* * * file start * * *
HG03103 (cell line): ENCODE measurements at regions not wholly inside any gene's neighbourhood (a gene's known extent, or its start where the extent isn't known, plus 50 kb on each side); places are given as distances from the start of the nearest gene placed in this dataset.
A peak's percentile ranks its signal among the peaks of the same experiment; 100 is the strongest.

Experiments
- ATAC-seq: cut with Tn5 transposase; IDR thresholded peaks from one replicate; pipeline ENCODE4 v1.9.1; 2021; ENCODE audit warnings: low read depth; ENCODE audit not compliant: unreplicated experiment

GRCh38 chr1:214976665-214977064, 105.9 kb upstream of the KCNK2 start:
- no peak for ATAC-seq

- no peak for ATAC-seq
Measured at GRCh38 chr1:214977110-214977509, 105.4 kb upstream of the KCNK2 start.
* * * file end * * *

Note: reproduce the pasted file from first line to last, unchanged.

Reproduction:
HG03103 (cell line): ENCODE measurements at regions not wholly inside any gene's neighbourhood (a gene's known extent, or its start where the extent isn't known, plus 50 kb on each side); places are given as distances from the start of the nearest gene placed in this dataset.
A peak's percentile ranks its signal among the peaks of the same experiment; 100 is the strongest.

Experiments
- ATAC-seq: cut with Tn5 transposase; IDR thresholded peaks from one replicate; pipeline ENCODE4 v1.9.1; 2021; ENCODE audit warnings: low read depth; ENCODE audit not compliant: unreplicated experiment

GRCh38 chr1:214976665-214977064, 105.9 kb upstream of the KCNK2 start:
- no peak for ATAC-seq

- no peak for ATAC-seq
Measured at GRCh38 chr1:214977110-214977509, 105.4 kb upstream of the KCNK2 start.